Elective and lab directorship opportunities
Residents have 10.5 blocks of elective time during the 4-year program. These elective blocks are filled with rotations chosen by the resident in areas of personal interest. Residents may schedule elective blocks to pursue in-depth study or scholarly activity in areas of interest. Residents may return to a Core rotation with increased responsibility, and act as a junior attending, such as our Elective in Advanced Surgical Pathology, that does not have grossing duties but includes departmental consultations.
Pathology residents may apply for one off-site elective block during their residency. The goal of the off-site elective is to enhance future career opportunities, and/or to provide an educational opportunity that is not available at DHMC or its members and is considered educationally significant for the resident's training.
The Focused Independent Study elective is designed to be used by a resident desiring to set aside time to study a topic or several related topics in the field of pathology in greater depth than usually possible while providing ongoing, routine service work responsibilities. With the advice and direction of a faculty member of the resident's choosing, a reading program of substantial depth and volume is developed. On the advice of the faculty, review of slide sets, virtual study sets, or other practical work is included to augment the resident's learning.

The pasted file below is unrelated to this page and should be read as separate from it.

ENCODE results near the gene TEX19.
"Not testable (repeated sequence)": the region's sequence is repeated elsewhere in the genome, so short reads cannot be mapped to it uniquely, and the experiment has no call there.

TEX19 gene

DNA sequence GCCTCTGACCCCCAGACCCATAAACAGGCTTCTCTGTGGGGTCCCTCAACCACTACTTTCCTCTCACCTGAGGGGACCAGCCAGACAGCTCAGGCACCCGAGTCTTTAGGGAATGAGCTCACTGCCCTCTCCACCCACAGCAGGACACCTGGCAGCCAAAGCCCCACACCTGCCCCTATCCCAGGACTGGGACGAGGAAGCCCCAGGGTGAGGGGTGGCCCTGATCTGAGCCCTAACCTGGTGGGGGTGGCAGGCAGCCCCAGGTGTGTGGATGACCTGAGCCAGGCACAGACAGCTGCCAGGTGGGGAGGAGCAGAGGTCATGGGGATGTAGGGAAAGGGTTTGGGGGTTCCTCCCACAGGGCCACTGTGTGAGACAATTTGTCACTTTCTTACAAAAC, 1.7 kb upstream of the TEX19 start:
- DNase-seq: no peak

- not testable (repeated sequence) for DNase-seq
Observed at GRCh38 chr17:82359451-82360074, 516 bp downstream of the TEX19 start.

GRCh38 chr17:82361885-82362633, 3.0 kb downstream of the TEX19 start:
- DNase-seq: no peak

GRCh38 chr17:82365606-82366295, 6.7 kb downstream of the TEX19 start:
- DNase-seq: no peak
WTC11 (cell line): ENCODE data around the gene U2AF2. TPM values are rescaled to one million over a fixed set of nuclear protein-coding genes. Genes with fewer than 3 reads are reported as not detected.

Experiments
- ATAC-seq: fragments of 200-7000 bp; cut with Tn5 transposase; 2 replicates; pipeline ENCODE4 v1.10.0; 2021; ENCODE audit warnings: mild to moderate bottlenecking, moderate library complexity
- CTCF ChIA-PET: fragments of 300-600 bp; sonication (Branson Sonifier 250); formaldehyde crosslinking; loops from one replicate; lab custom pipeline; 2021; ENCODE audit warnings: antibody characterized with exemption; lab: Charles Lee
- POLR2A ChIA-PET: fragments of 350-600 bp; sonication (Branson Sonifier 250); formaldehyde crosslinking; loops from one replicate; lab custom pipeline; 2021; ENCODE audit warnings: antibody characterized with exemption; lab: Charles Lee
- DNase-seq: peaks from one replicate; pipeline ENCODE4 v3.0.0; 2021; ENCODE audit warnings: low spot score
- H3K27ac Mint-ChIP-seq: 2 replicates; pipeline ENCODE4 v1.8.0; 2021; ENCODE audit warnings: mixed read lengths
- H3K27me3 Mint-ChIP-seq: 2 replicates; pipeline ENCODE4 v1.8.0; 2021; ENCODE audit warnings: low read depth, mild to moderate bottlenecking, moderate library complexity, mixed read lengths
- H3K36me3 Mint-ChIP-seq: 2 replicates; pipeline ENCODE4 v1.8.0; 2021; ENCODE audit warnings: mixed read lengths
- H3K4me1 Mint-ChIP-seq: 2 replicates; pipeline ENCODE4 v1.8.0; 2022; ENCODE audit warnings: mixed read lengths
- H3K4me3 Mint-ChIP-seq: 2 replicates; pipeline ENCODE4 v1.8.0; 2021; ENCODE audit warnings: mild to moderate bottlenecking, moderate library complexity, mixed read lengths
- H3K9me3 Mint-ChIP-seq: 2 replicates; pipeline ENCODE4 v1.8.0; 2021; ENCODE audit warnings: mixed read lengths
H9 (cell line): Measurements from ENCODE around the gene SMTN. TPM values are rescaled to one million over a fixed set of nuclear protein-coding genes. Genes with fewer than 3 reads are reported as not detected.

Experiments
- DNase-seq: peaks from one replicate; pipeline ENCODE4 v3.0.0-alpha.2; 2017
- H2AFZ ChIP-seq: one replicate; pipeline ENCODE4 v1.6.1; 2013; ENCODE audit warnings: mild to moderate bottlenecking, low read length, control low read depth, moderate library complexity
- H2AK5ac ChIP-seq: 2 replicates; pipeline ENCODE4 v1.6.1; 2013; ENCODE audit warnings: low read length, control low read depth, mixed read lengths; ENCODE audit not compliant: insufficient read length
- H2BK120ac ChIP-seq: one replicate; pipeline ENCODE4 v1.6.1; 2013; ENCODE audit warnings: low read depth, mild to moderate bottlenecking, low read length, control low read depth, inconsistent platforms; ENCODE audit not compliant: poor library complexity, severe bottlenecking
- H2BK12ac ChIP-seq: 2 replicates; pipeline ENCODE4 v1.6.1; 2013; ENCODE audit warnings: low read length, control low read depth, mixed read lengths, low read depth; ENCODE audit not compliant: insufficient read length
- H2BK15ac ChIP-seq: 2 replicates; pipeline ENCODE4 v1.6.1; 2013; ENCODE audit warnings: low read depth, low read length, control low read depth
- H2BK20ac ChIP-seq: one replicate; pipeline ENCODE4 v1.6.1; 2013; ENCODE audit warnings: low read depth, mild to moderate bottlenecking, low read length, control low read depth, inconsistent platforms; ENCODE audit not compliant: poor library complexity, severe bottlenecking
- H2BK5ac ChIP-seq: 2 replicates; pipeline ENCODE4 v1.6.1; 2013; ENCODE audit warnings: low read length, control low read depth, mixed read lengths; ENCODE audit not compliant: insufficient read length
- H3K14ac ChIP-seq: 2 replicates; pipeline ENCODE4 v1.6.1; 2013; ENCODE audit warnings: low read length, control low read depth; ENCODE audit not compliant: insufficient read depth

PGY-3 and PGY-4 residents may choose to participate in the Lab Directorship elective. This unique experience exposes the resident to lab directorship responsibilities at the four smaller, critical access hospital laboratory members in Northern New Hampshire. The goal of the rural rotation is to further prepare the resident for future laboratory leadership. The resident will be exposed to clinical consultations/test interpretation, delegation and annual evaluations, proficiency testing review, troubleshooting, corrective action and overview, analyzer/test validation, lab-wide quality control/quality assurance, procedure development and review, staff education and common on-call responsibilities. The Department of Pathology and Laboratory Medicine covers travel and housing costs. This rotation may be taken for up to two weeks total during residency.